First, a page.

A performance event is a temporal event. Time passes. Something is moving. Can we see the possibility of movement in our model? We can see our doughnuts change over time if we wish. Perhaps the holes get larger. Perhaps the doughnuts take shape over time. Do we see the object take shape as a doughnut or as the filling for a hole. Is the hole in the doughnut disguised? We can see something transmitted among the three doughnuts over time. What is transmitted? Something shaping the rim of the interior. The intimate question. An intimate transmission. What circulates? How? Something involving the eyes, the ears. Voices. Bodies. Movement. Meaning. There’s something very private and non-negotiable about what transpires at the place of the question. Some bodily truths are absolute. Seeing and hearing, sounding and showing, all of the fundamental elements which carry messages, questions and answers, emerging through the agency of the body, taking up residence in the place where something lacks. Meanings, too, fulfill and frustrate, traveling the perimeter of the question. To think it in this way is to see the work of art as a system of relays. This is just one way to think it, of course.

Perhaps you want to focus on the wide, embracing fourth realm. Think about how this place of encyclopedic abundance gives shape to our intimate questions. What is the world and who are we? Here, of course, is the terrain of the great playwrights, of our storytellers. Every conceivable situation is granted possibility through the agency of the fourth thing. It’s somewhat inescapable. As artist, how do you want your alignment of mysteries, artist, object, audience, to sit with respect to what is? What about this world you, the artist, are creating? What conventions will you adopt or overturn? What social dictates will you knot into the event and toward what end? What great strands tangle in such a way as to produce your intimate question? And the actor is perhaps a masterful tangler and un-tangler of knots? Or think of the actor, perhaps, as someone who can focus very specifically on what it is to exist with respect to this widest realm and who uses the three doughnut orientation to decide upon what to do in the world of the story. To quote Dr. Suess: “O the things you can think…”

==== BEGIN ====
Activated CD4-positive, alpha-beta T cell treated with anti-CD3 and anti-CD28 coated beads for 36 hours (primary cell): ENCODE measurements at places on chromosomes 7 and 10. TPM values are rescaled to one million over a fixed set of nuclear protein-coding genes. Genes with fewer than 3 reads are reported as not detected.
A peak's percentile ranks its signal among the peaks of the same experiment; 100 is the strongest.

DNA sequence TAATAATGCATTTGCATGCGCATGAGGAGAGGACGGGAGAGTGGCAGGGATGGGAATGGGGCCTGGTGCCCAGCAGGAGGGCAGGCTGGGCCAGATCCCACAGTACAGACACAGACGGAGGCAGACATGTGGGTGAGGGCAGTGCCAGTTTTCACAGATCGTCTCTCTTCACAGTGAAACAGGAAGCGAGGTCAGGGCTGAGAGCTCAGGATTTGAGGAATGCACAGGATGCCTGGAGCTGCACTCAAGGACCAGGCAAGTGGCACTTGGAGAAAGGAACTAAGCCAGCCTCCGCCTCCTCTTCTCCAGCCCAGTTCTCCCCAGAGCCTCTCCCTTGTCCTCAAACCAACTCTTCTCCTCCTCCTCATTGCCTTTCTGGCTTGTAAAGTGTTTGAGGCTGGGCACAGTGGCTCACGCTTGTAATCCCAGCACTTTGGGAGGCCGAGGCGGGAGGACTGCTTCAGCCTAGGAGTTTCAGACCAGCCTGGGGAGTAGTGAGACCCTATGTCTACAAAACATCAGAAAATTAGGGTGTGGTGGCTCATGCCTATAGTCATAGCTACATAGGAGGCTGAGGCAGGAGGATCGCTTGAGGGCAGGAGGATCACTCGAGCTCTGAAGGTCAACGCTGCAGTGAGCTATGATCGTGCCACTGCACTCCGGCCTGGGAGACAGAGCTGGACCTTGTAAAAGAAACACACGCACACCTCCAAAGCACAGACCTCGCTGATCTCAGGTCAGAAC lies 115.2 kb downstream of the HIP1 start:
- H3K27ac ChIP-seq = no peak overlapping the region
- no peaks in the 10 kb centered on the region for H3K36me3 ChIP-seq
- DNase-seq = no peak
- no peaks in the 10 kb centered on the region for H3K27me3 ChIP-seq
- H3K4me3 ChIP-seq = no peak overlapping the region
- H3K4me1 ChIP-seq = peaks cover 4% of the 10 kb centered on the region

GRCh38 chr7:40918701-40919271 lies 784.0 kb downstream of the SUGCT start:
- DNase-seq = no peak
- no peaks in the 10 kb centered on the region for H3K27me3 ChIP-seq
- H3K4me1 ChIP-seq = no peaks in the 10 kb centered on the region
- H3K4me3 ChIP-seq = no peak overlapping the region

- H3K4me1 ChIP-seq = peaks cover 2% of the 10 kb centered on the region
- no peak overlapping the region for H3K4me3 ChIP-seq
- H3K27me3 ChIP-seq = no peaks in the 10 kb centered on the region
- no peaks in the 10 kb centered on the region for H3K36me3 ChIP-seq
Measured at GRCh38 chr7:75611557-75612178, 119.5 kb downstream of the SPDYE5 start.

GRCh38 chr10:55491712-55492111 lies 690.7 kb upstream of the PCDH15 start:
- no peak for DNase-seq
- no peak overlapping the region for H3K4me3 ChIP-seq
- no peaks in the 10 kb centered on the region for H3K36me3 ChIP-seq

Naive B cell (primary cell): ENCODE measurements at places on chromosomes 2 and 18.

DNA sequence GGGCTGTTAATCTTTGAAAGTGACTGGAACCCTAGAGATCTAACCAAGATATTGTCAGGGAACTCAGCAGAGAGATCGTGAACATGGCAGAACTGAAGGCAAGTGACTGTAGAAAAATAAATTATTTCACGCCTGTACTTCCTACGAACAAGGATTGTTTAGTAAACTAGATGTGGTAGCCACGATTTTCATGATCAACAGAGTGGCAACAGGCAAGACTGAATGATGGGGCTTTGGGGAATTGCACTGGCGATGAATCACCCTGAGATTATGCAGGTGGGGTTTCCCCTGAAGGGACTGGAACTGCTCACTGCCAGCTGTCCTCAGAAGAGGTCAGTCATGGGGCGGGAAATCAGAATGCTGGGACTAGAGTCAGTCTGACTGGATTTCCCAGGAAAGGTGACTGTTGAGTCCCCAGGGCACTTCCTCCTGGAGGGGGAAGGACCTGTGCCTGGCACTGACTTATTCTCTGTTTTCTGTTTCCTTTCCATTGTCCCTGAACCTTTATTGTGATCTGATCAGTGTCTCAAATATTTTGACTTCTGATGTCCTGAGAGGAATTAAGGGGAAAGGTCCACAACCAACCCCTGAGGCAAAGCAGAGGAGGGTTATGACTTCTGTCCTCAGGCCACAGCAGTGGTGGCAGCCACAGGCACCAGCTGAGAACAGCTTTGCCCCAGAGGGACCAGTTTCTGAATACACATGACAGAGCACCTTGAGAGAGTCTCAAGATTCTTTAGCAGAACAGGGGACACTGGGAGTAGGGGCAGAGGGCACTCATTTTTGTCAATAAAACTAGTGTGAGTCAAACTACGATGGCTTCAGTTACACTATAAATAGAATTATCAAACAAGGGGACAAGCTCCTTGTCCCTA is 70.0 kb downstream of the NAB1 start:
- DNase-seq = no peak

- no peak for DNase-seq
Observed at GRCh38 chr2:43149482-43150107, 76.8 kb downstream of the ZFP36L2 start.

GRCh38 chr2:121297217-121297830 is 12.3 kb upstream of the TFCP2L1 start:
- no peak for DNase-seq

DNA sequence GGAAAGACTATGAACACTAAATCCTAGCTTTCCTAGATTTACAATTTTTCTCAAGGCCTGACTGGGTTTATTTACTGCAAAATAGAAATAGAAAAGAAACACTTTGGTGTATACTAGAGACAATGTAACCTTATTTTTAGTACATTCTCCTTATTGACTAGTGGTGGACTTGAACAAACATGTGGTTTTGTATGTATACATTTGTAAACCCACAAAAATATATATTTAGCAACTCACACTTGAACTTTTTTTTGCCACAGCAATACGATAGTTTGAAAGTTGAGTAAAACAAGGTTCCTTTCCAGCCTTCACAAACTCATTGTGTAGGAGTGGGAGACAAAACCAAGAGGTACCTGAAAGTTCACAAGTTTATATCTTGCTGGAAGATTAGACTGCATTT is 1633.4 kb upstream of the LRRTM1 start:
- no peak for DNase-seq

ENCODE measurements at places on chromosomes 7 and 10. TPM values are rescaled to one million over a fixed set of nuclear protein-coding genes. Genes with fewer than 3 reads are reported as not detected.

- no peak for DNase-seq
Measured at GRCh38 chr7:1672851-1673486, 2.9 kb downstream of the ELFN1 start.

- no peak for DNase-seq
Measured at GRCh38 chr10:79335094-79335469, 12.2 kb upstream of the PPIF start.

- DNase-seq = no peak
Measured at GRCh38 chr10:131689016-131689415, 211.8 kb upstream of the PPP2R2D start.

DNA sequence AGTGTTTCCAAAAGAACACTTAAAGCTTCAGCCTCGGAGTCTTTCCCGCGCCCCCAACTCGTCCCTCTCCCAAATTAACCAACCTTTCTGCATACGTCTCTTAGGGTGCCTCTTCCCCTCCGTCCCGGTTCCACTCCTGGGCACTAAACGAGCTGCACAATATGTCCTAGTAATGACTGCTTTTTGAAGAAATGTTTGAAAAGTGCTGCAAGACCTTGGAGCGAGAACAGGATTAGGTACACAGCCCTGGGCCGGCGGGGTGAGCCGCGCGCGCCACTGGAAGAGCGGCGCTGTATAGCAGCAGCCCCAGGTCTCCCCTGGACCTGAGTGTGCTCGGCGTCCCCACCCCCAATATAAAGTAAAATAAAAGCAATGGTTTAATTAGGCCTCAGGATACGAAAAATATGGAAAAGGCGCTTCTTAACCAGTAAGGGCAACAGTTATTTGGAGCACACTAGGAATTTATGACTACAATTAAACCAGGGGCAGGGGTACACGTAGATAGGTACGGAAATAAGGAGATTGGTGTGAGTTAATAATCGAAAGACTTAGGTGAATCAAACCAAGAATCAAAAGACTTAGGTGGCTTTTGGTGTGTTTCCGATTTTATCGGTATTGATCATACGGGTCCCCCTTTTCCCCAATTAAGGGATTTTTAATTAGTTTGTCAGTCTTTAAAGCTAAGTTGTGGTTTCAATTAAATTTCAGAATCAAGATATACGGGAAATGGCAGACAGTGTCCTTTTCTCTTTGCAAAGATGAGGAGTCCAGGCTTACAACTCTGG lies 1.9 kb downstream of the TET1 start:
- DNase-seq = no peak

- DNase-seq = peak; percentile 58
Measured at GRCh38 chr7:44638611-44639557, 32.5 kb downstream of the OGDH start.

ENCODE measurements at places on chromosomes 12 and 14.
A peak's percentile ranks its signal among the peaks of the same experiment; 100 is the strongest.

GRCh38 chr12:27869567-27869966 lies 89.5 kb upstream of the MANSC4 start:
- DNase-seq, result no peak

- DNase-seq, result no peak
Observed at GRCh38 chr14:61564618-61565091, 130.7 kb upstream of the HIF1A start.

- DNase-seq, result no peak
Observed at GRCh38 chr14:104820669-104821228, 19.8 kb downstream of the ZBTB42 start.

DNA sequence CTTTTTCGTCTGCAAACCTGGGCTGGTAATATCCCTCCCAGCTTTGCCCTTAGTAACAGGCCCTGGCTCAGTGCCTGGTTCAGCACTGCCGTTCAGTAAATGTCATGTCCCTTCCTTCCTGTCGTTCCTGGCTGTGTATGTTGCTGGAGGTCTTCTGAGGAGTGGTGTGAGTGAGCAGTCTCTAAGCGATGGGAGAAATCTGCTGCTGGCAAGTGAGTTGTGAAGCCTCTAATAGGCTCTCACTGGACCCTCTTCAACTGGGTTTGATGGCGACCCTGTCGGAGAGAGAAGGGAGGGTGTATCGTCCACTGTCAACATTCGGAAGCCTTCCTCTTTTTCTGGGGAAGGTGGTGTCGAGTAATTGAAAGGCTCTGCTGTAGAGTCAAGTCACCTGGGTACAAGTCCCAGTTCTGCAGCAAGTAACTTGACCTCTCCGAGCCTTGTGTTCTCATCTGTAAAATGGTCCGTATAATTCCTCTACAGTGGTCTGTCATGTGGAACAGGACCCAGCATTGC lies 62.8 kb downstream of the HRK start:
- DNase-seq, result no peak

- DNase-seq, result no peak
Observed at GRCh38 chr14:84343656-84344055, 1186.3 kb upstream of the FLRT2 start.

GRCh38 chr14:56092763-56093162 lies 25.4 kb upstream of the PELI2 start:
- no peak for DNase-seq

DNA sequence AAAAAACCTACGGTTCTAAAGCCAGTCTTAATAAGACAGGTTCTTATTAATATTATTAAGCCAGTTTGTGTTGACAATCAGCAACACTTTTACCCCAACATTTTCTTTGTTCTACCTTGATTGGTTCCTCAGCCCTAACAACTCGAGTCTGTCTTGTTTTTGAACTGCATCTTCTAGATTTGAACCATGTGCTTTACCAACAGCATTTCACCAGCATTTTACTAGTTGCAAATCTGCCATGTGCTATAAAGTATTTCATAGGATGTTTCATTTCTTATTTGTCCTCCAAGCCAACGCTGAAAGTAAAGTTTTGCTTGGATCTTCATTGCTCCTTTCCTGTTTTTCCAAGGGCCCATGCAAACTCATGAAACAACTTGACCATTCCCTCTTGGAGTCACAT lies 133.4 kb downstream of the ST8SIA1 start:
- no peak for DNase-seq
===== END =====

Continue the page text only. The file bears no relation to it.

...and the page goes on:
Things to make and do. Use our enigma alignment model to create some simple improvisation games or a scheme for writing. For instance:

The intimate question will remain unspoken.

Try answering a question through simple symbols and bodily expression.

What does the other wish me to do? Who does the other wish me to be?

Create a point of obscurity.

Make a place where the answer to the question is Death.

Elaborate and enjoy a private joke.

Tantalize, provoke and withhold.

Use a translating medium. Success or failure. Warmer, colder.

What is lacking? Try to respond.

And all responses are welcome at the Performance Group Potlatch.